What is carbonizing process of wool?
Carbonizing is a continuous process along with scouring. Carbonization is a chemical process done to remove the wool, grease and vegetable matter such as seeds, burs and grass from wool fibers. In this process, the wool fibers are treated with acid or acid-producing salts. This process makes the wool porous in nature hence increasing the dye uptake of fibers.
The vegetable matter which is present in the wool fibers are cellulosic in nature. Hence the first step in carbonizing is immersing the wool in a strong solution (6% to 7% weight for volume) of sulfuric acid (H2SO4) containing acid stable wetting agent and hydroextracted. Magnesium chloride, aluminium chloride or gaseous hydrochloric acid are also used sometimes for carbonising of wool. To minimise degradation by sulphuric acid the treated wool substance is then dried at low temperature.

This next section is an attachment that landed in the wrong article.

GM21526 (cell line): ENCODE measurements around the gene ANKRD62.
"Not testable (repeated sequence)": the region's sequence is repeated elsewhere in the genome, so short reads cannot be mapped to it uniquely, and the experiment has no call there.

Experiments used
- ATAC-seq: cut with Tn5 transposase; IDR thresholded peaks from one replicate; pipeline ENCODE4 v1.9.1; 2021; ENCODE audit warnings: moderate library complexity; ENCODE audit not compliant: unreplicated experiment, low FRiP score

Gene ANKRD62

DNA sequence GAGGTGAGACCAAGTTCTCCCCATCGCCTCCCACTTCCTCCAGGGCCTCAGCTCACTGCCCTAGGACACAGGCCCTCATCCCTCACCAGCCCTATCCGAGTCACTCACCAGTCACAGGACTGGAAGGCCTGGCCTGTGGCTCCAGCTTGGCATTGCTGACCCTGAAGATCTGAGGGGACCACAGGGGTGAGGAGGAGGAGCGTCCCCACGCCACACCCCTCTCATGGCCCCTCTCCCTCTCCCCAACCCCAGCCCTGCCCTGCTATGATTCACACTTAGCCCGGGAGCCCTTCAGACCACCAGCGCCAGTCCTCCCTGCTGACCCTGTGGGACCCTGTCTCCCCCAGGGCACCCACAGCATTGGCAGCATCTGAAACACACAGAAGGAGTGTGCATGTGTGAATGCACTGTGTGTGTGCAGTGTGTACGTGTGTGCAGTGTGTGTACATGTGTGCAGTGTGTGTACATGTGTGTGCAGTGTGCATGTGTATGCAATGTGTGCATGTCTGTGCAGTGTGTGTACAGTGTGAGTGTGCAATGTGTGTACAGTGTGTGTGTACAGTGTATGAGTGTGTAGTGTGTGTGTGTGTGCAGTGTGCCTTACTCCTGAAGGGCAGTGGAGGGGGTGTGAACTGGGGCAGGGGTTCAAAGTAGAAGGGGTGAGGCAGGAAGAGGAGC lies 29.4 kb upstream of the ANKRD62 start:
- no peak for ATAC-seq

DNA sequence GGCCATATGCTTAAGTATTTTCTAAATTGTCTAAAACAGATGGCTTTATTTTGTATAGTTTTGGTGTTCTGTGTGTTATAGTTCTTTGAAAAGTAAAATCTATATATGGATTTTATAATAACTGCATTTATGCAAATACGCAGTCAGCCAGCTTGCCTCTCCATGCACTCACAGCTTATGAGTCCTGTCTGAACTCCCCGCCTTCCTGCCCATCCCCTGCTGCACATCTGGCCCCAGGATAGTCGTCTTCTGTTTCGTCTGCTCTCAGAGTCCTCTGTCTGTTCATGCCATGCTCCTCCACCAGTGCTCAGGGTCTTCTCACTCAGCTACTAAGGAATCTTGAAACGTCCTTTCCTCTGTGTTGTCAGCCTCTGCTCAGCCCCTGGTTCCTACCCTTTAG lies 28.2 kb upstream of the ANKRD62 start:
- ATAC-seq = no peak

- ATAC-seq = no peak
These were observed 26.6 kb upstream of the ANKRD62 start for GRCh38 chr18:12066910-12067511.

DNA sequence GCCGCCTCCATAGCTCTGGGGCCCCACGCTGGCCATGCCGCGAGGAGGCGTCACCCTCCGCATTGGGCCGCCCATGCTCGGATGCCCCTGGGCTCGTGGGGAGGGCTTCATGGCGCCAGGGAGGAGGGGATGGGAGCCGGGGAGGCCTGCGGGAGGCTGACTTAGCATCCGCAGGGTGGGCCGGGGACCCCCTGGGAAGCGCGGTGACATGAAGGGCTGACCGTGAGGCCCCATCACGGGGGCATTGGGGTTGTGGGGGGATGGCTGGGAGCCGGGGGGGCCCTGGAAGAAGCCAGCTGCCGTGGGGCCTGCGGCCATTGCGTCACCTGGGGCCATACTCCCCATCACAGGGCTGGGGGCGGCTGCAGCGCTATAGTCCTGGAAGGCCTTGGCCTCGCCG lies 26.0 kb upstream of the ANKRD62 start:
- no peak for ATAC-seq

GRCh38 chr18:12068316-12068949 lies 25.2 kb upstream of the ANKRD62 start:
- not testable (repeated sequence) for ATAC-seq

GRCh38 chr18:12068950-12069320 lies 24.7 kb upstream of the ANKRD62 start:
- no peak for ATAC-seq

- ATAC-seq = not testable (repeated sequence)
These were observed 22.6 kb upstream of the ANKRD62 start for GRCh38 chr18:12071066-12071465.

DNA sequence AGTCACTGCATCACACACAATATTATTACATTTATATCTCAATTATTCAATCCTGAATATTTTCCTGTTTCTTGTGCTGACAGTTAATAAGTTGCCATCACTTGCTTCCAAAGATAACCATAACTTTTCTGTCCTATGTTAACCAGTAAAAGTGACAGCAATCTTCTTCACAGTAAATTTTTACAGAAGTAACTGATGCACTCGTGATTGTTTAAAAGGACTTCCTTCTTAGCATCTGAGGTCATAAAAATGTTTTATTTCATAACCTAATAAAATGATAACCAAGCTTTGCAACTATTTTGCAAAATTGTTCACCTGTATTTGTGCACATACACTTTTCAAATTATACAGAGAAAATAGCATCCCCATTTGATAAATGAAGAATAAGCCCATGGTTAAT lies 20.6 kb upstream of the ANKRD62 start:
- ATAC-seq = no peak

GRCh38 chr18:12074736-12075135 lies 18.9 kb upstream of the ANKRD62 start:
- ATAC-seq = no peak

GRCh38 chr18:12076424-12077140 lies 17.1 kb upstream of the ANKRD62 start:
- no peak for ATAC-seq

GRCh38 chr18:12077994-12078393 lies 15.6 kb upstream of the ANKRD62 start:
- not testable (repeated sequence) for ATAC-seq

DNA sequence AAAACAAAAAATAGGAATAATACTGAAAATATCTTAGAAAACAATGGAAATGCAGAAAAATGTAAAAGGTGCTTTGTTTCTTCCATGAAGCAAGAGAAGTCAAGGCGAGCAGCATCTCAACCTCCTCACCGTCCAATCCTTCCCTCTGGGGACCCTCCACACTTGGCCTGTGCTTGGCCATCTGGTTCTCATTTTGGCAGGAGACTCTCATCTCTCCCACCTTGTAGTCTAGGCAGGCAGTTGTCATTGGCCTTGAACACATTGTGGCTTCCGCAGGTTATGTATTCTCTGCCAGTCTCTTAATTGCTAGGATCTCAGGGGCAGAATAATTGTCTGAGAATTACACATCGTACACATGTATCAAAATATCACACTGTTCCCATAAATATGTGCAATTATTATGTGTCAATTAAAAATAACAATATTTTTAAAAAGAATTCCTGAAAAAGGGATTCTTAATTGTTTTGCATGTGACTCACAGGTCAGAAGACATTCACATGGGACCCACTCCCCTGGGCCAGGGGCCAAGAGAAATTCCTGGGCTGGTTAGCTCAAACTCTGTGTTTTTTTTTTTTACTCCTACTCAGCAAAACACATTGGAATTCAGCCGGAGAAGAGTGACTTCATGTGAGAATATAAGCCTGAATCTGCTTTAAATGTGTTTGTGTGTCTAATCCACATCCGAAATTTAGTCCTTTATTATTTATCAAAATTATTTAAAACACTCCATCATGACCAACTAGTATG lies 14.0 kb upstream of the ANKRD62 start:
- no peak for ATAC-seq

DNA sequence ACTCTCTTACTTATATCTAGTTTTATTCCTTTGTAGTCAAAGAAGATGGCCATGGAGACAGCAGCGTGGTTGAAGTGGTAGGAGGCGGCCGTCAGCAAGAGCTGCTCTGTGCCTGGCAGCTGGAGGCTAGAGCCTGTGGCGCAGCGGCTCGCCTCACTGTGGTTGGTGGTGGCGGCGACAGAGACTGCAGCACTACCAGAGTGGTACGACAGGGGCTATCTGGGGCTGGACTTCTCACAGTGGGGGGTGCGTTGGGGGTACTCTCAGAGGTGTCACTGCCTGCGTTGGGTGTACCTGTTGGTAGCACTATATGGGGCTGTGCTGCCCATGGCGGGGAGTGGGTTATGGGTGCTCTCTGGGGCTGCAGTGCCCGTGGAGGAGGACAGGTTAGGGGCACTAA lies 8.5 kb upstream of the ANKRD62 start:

Then the dried wool is baked or heated in a dryer at a temperature between 95° C to 120° C. This breaks down the vegetable matter present in wool substance into carbon. After this, the wool is passed through a series of heavy metal fluted rollers or a milling machine to crush the charred vegetable matter into dust. Apart from cellulose, this wool burn contains hemi-cellulose and lignin. Although the lignin is not affected by the carbonizing process on acid hydrolysis.
The treated wool is then passed through a dedusting unit where through the help of mechanical action the dust is separated from the wool. At this stage, since the wool was immersed in sulphuric acid hence the wool is acidic in nature. To neutralize the wool, the wool is passed through an alkali solution. This alkali solution is made from different chemicals such as Sodium Carbonate (Na2Co4), ammonia or ammonia/ammonium acetate mixtures. And in the last step before the wool is dried, it is passed through a liquid bath containing a solution of Hydrogen Peroxide bleach (H2O2). This is done to improve the color of wool.